We are used to thinking of ‘illegal’ migrants as others from us, so if you are Italian and live in Italy the ‘clandestino’ is always imagined as a dark skinned, male and young person who travelled to Italy by a perilous journey on a rickety boat. More left-leaning Italians add to this image also the fact that the person may have been exploited, smuggled and vulnerable. No doubt, this is true for some, but there are many more routes into the country, more routes into ‘illegality’ and certainly different degrees of poverty, vulnerability and exploitation among undocumented migrants (see Sans Papiers).
Each country has a slightly different version of the quintessential ‘illegal’, and I say ‘slightly’ because a quick overview will easily point to a ‘preference’ for dark skinned and poor people for this casting role. But it is not a matter of ‘imagination’ only.
As I have pointed out a number of times (see my TEDx talk), immigration enforcement acts on those stereotypical representations of ‘the illegal’ and contributes to reify them. In other words, when the UK’s Home Office send border officers in search of undocumented migrants to raid Chinese or Indian restaurants or Kebab shops in East London or Brixton or to wedding ceremonies of people with South Asian sounding names in search of ‘sham marriages’, well, it is not rocket science but one can reasonably guess that it is likely that, if they are going to find someone without papers, he/she is going to be Chinese, Indian, Kurdish or Pakistani. There may well be thousands of white Americans or Australians living in the UK despite expired visas, but for the Home Office and a large part of the population they are not imagined as undocumented migrants and, fulfilling its own prophecy, not raiding more ‘respectable’ bars, shops or department stores the Home Office is unlikely to find them.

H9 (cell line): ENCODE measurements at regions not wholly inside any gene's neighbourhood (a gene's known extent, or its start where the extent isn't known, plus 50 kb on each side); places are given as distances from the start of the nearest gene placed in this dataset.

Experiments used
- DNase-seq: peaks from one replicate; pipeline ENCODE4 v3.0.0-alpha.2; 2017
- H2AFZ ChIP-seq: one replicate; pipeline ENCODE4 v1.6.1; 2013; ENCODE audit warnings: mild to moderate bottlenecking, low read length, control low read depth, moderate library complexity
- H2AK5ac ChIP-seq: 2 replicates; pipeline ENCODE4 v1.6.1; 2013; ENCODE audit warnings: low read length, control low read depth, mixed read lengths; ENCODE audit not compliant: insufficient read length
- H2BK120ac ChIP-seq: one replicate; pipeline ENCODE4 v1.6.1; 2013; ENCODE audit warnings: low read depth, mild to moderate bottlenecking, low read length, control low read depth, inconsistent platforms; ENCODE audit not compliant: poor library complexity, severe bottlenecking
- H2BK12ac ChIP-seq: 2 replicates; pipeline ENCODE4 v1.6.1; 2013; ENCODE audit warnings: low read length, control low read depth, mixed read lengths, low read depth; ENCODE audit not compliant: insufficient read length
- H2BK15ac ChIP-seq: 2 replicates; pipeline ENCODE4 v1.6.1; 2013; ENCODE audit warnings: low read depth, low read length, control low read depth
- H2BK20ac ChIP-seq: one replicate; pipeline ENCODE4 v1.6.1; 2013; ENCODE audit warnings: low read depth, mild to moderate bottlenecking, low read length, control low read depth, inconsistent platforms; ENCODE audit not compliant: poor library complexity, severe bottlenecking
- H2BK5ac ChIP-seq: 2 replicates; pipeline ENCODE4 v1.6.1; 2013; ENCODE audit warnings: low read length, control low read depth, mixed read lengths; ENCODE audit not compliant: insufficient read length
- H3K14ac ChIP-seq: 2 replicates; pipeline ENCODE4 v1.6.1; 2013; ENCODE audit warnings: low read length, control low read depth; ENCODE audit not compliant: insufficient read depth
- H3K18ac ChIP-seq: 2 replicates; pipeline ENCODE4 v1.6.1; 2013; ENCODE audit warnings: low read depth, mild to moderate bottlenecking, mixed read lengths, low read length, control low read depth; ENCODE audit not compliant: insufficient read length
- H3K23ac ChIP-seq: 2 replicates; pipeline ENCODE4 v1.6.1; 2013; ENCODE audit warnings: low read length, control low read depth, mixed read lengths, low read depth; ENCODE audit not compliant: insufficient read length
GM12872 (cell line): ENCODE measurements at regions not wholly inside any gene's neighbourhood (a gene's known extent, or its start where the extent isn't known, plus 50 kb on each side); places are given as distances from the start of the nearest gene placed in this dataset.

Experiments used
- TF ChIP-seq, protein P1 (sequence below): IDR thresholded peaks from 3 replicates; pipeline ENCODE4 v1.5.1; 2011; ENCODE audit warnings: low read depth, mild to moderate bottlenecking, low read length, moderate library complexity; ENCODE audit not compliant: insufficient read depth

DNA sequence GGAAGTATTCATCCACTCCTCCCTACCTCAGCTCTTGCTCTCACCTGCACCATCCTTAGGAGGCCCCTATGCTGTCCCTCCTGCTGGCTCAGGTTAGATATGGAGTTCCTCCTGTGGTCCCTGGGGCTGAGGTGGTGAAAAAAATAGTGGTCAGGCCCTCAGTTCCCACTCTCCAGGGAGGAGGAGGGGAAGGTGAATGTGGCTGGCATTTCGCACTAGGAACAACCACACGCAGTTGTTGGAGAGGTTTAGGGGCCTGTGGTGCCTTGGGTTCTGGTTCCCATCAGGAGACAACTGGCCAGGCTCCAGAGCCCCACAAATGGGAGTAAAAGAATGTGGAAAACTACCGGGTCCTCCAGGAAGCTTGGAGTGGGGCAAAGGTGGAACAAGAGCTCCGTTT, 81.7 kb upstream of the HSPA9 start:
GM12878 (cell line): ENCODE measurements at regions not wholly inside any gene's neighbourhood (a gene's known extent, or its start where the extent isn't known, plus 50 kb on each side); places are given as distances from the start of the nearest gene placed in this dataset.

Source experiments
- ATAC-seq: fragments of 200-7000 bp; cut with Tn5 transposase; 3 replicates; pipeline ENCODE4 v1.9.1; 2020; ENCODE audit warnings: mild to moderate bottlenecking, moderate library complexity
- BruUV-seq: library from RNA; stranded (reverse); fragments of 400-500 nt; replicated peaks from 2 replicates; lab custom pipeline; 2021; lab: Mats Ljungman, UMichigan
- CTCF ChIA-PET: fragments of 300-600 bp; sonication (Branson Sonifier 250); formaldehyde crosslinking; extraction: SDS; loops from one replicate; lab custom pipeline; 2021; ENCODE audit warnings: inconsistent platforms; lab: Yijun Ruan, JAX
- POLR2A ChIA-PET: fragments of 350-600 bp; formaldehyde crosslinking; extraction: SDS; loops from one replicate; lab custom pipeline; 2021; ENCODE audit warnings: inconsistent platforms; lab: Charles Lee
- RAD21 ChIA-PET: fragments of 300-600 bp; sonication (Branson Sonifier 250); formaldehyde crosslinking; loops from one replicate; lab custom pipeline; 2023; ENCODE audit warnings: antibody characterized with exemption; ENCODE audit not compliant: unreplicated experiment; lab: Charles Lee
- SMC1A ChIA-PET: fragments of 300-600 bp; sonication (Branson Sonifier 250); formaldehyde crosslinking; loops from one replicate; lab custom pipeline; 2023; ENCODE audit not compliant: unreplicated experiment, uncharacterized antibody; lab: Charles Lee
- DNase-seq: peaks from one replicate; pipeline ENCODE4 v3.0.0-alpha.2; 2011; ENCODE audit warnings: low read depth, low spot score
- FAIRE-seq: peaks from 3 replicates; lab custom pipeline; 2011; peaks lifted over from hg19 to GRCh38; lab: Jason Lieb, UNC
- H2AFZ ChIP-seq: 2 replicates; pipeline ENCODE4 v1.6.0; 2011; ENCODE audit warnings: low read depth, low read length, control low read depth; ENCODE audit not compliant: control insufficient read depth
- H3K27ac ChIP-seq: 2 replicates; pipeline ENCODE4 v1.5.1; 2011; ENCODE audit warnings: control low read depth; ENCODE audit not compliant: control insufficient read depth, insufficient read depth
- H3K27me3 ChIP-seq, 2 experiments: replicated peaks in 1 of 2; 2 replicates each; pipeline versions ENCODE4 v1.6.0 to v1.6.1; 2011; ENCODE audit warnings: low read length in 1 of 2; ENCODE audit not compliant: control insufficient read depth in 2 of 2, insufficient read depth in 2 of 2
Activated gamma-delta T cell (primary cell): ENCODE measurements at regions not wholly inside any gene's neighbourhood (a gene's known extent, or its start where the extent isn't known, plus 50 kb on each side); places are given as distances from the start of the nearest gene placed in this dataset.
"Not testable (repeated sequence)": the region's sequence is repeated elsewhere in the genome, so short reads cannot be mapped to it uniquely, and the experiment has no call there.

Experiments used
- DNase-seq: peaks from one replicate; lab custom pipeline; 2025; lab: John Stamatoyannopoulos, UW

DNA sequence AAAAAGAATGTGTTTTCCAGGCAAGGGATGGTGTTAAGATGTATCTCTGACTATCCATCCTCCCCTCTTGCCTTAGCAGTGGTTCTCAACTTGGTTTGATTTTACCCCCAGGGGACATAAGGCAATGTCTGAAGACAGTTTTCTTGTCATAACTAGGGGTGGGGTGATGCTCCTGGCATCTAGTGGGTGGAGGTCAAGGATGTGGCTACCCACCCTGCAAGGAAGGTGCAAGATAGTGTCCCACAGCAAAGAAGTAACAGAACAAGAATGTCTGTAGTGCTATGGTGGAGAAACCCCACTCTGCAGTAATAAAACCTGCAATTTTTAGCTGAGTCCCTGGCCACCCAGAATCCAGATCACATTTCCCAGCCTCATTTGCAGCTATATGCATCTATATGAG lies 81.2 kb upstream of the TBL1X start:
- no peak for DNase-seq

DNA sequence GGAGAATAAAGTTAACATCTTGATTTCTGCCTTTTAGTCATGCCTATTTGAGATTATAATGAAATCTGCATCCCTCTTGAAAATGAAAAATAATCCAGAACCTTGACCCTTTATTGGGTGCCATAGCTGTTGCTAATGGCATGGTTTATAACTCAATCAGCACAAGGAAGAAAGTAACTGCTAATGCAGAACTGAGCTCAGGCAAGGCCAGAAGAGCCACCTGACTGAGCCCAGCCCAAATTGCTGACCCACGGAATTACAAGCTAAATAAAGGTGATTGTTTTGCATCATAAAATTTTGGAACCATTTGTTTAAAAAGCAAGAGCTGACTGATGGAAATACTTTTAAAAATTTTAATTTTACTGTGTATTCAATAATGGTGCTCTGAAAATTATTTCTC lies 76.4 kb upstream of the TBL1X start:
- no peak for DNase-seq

This video interview published on the Italian broadsheet Corriere della Sera is fascinating because it challenges upfront exactly those stereotypes and the immigration enforcement practices that they inform and in turn are reproduced by. So here you have a 24 year old Italian who, in breach of the terms of his visa, works in a posh patisserie ‘regularly’ but on someone else ID documents. He is aware of Barack Obama’s DACA scheme but doesn’t fulfil the requirements – ‘I can’t wait five years’, he says. He wants to regularise his position to open a business in the States as in Italy there is no chance to get a bank to lend him money. He has considered his options and the most feasible one is to marry someone with a US passport and gain the Green Card through marriage. It is not that difficult, he says. Being Italian doesn’t make him an obvious target for immigration control. He has also chosen to go for a gay marriage, not because this captures the zeitgeist of Obama’s America (but there may be something not verbalised around this) but ‘because otherwise my girlfriend would be jealous’, he explains. ‘It is a mutually convenient arrangements’, he adds. His US spouse is going to get tax cuts and $20,000 from him, but in instalments, the final one to be paid when he eventually gets the Green Card and can fulfil his American dream. Acting on stereotyping on Southern backwardness and machismo, the journalist asks: ‘Is your Sicilian mum shocked by your decision to marry a man?’. ‘No, no problem about that, but she worries because if I get caught, I could get a huge fine or even go to prison’.
Not bad as an example of migrant agency, youthful entrepreneurship and risk taking that Alice Bloch, Roger Zetter and I describe in our book, of the double position of the migrant as both immigrant and emigrant discussed by the French Algerian sociologist Sayad, and of migrants’ responsiveness to opportunity structures in both country of origin and country of destination that diaspora studies scholars talk extensively in their work.